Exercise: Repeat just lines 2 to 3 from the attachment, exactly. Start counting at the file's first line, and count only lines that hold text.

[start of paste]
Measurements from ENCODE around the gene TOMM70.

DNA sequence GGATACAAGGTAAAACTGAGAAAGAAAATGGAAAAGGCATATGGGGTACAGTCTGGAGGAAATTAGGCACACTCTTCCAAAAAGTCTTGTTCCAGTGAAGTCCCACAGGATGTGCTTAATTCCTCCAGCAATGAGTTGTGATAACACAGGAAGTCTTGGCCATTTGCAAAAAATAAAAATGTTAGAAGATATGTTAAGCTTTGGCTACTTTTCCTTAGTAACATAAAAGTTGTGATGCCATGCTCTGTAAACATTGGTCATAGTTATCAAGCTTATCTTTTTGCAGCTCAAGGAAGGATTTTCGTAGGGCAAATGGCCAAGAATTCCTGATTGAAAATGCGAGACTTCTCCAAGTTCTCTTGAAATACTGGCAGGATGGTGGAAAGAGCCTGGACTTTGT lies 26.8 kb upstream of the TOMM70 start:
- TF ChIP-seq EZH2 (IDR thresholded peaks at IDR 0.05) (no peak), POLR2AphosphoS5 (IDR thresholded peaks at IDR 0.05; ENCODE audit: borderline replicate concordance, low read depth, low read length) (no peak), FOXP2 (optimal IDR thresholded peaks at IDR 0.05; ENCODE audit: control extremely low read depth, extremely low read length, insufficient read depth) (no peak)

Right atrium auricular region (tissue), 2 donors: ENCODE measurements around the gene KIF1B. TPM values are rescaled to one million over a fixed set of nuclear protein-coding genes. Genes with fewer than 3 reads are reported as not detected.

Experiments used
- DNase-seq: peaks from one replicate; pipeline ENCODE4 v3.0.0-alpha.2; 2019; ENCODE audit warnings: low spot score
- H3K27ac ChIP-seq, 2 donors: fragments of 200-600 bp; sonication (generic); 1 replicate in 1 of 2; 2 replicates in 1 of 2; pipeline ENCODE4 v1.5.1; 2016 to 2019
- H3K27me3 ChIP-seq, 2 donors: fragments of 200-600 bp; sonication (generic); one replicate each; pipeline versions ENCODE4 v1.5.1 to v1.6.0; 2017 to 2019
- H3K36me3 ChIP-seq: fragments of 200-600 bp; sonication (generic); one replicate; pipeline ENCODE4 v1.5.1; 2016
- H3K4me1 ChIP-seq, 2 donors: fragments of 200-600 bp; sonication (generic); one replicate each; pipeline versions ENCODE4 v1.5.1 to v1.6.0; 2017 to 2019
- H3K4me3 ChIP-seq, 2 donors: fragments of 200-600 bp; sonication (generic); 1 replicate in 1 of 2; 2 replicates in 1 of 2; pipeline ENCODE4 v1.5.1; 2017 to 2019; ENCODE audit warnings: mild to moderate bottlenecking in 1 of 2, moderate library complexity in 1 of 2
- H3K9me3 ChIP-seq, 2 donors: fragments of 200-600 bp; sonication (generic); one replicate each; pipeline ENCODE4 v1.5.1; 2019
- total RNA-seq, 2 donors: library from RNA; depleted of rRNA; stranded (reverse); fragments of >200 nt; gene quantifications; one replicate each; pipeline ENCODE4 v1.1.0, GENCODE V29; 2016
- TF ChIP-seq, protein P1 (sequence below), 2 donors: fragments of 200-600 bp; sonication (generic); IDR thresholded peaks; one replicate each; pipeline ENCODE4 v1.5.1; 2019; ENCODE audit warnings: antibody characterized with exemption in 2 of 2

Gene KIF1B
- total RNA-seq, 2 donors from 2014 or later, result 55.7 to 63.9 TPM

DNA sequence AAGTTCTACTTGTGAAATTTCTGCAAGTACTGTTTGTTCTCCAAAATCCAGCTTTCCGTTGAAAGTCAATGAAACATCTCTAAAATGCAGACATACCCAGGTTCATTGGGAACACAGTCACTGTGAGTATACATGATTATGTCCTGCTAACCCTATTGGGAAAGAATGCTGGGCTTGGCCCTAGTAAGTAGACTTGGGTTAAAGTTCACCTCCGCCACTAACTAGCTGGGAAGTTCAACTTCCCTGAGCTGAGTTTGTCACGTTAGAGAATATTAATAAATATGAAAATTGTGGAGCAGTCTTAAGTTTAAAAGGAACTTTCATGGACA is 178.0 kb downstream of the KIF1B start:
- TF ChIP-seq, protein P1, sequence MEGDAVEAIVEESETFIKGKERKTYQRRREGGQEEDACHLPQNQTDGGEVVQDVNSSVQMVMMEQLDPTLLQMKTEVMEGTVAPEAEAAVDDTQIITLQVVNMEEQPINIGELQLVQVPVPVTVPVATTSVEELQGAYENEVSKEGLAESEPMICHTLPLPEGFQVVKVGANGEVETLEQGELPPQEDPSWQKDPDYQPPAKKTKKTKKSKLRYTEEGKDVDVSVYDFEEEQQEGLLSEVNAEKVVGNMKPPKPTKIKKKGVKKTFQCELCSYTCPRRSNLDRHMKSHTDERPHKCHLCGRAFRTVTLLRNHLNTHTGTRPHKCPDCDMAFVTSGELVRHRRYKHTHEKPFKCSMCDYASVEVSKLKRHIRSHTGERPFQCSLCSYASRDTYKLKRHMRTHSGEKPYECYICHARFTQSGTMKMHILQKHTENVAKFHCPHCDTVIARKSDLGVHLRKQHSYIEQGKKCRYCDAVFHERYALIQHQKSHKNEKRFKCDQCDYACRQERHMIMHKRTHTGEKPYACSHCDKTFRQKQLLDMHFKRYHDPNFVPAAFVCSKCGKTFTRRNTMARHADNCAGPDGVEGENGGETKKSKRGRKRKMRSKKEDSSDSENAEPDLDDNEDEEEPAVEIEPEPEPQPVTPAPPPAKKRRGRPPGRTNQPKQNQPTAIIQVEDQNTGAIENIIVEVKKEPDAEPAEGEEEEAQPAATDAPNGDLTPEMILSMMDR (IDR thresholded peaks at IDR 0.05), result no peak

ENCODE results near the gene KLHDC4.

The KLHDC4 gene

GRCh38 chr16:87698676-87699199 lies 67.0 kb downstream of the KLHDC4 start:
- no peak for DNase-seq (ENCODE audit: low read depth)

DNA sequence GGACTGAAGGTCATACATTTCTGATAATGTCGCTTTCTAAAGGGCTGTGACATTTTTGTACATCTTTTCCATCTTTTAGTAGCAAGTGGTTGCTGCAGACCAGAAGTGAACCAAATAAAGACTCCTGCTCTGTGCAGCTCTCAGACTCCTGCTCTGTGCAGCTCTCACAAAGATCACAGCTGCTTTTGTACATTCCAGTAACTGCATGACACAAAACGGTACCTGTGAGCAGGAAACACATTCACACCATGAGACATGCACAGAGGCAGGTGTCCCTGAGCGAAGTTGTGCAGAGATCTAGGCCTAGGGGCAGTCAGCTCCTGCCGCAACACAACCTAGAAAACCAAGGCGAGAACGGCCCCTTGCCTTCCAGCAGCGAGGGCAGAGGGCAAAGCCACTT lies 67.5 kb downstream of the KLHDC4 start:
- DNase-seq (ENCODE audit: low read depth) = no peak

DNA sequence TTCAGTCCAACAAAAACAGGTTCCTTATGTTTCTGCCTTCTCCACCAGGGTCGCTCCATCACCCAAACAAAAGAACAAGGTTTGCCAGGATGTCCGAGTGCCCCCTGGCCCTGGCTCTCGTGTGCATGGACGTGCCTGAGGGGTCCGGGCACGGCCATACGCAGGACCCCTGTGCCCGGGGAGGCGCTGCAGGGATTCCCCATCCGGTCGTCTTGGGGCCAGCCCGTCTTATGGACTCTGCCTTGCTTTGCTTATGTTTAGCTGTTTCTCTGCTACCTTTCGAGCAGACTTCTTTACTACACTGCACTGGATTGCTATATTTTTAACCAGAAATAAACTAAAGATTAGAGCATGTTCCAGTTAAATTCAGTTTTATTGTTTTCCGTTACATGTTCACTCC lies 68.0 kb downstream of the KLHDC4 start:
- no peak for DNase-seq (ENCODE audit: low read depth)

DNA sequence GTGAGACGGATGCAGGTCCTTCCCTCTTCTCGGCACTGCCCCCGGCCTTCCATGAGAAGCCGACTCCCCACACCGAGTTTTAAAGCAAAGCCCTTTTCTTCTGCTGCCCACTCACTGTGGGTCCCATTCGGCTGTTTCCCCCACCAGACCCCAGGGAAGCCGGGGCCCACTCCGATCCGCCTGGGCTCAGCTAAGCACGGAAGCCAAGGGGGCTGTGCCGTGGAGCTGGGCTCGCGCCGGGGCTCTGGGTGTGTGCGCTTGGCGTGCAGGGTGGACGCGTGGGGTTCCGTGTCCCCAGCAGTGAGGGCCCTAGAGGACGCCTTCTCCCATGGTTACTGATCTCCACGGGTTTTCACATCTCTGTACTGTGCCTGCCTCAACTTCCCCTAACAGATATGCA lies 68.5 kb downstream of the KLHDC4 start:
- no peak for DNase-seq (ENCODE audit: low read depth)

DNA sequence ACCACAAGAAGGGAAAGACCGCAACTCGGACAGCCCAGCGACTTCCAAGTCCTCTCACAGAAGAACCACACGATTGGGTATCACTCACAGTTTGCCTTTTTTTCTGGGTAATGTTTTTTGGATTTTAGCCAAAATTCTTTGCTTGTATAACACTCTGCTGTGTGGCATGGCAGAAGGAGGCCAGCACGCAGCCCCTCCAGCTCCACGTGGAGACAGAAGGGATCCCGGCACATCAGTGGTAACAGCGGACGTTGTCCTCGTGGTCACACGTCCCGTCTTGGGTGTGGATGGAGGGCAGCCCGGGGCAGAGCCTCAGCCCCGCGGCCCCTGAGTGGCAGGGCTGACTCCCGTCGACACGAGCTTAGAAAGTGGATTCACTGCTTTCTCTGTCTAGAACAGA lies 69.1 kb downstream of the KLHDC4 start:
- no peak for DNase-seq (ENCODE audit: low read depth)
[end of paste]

DNA sequence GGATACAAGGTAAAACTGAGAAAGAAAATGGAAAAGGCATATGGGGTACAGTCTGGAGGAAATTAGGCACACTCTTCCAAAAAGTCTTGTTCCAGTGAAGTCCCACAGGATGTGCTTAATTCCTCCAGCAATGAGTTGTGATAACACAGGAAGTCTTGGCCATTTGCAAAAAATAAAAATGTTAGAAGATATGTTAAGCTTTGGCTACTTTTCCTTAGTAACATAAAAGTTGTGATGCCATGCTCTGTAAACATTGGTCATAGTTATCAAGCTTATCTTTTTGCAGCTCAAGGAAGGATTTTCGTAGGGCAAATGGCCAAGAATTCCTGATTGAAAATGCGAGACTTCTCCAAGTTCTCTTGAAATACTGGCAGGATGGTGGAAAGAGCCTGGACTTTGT lies 26.8 kb upstream of the TOMM70 start:
- TF ChIP-seq EZH2 (IDR thresholded peaks at IDR 0.05) (no peak), POLR2AphosphoS5 (IDR thresholded peaks at IDR 0.05; ENCODE audit: borderline replicate concordance, low read depth, low read length) (no peak), FOXP2 (optimal IDR thresholded peaks at IDR 0.05; ENCODE audit: control extremely low read depth, extremely low read length, insufficient read depth) (no peak)